Criminal behavior is not a clear cut and constrained explanation. There are many different forms of offending the laws of society and, accordingly, there is as well no particular explanation of what conventional criminal behavior is. In general, however, criminal behavior is believed to be antisocial actions that place the actor exposed to becoming a center of attention of the criminal justice system.
Most study suggests that criminal behavior is a multifaceted interaction between cultural, social, parental and genetic factors. Shoplifting is component of a larger pattern of antisocial behavior, and an individual’s early antisocial behavior implies an underlying potential of criminal behavior.
Shoplifting and other economic crimes are exceptionally diverse activity to be illustrated by a single theory; this is because only a small fraction of people in the society suffers from mental infirmities or abnormalities that are essentially the leading cause of a person’s criminal conduct. Nevertheless, helpful insights are gained from the combination of individual characteristics, intergenerational transfer of behavior and on the socioeconomic background of the offending individual (Soothill, & Christoffersen, n. d. , p. 7).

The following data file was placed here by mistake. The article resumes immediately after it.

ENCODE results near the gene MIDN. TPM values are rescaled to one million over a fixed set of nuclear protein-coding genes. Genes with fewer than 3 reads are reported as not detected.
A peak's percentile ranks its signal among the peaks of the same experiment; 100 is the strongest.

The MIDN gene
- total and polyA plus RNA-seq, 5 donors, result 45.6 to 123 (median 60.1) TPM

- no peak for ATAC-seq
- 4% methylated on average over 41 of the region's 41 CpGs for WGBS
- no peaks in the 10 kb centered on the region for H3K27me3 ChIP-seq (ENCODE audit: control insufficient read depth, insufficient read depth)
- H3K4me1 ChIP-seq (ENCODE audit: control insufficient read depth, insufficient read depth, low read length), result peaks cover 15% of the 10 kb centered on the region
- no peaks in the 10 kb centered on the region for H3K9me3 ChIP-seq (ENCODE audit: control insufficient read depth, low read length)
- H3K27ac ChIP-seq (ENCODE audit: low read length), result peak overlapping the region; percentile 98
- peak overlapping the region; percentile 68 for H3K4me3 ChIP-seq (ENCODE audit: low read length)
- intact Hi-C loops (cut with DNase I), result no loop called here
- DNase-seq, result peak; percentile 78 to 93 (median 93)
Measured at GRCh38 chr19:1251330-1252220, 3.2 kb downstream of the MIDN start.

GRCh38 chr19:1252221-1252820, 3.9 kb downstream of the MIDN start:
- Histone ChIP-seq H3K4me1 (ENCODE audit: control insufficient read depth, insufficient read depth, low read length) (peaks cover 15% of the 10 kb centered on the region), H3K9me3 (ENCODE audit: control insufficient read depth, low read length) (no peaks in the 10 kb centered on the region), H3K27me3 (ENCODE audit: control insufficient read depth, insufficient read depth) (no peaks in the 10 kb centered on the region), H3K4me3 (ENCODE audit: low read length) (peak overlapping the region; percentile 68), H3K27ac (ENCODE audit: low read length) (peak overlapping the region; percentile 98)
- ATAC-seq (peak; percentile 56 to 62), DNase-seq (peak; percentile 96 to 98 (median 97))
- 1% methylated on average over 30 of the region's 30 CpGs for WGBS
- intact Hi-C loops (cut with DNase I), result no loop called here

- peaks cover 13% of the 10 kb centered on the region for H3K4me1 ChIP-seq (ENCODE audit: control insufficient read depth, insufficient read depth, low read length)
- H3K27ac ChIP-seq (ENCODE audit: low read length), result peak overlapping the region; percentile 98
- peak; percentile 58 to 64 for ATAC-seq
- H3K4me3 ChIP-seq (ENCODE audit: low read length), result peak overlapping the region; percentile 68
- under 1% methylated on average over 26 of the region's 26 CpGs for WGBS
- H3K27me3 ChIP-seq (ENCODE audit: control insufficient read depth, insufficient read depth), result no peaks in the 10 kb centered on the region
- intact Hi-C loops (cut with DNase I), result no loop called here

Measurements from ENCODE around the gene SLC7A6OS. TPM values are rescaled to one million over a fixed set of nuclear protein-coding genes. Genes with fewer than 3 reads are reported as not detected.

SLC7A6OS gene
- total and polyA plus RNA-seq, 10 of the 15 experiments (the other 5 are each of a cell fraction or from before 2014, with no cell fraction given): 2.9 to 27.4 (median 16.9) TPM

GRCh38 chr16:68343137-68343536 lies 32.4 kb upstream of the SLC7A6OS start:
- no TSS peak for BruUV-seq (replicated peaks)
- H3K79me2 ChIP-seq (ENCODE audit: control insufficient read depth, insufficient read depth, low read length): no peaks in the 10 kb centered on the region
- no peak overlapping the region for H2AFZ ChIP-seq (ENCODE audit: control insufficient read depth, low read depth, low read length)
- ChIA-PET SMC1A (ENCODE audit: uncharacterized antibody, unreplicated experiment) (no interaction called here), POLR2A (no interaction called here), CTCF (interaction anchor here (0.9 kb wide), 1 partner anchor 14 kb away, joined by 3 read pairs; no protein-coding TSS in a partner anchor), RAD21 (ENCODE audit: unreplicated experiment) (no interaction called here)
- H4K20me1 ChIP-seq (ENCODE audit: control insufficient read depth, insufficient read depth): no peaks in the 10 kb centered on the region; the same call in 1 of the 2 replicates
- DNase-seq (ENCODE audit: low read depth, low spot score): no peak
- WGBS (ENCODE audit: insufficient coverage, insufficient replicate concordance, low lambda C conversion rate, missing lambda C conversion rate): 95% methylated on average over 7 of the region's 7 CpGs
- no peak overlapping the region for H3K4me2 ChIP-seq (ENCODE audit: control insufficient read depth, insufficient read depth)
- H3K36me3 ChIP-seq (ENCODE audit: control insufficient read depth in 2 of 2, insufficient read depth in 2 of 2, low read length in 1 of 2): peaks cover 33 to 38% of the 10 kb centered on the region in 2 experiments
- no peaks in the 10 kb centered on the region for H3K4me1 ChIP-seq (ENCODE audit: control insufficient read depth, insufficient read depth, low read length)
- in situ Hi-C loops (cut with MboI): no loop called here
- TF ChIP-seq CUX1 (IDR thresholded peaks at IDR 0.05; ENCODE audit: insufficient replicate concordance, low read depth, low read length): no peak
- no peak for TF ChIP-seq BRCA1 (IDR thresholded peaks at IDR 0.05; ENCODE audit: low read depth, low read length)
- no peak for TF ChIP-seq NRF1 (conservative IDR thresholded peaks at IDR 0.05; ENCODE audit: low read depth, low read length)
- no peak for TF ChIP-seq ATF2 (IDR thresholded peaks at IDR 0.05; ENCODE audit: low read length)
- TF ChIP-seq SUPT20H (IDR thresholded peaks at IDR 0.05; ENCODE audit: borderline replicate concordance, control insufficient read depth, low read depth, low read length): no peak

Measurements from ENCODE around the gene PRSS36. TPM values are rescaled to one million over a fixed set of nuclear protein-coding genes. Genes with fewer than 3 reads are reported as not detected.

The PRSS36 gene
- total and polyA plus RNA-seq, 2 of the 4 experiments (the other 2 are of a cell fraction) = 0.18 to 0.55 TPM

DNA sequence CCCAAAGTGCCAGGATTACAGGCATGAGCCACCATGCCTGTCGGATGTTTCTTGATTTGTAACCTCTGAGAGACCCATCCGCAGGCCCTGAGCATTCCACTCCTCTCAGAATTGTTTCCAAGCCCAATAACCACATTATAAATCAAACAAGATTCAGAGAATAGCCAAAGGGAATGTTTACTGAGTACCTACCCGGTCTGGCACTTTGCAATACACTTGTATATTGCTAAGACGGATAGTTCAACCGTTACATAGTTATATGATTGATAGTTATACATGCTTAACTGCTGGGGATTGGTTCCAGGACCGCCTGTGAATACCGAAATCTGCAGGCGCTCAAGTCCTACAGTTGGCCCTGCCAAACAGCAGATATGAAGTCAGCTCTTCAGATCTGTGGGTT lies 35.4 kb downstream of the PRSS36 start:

Explanations that help account shoplifting includes: (1) parental child rearing methods and structural factor of family throughout the person’s adolescence, such as educational qualifications of parents and parental criminal career; (2) socioeconomic status, given that some individuals perpetrate crimes out of necessity, like shoplifting food in order to feed their children; and (3) individual characteristic deficits, such as psychiatric disorder, suicidal tendencies, alcohol and drug abuse, etc. (Soothill, & Christoffersen, n. d. , p. 12).
Taken as a whole, the person’s characteristic, intergenerational exposure of behavior and socioeconomic background causes a significant impact on the latter’s criminal behavior potential. Nevertheless, no single structural explanation is independent, as all of which affects a person in one way or another and contribute some level of risk. Reference Soothill, K. & Christoffersen, M. N. (n. d. ). Criminal Careers and Population Registers-Probing Theoritical Perspectives. Lancaster University. Retrieved April 13, 2009, from www. maths. lancs. ac. uk/department/training/esrcRegional/workshops/Keiths%20presentation. ppt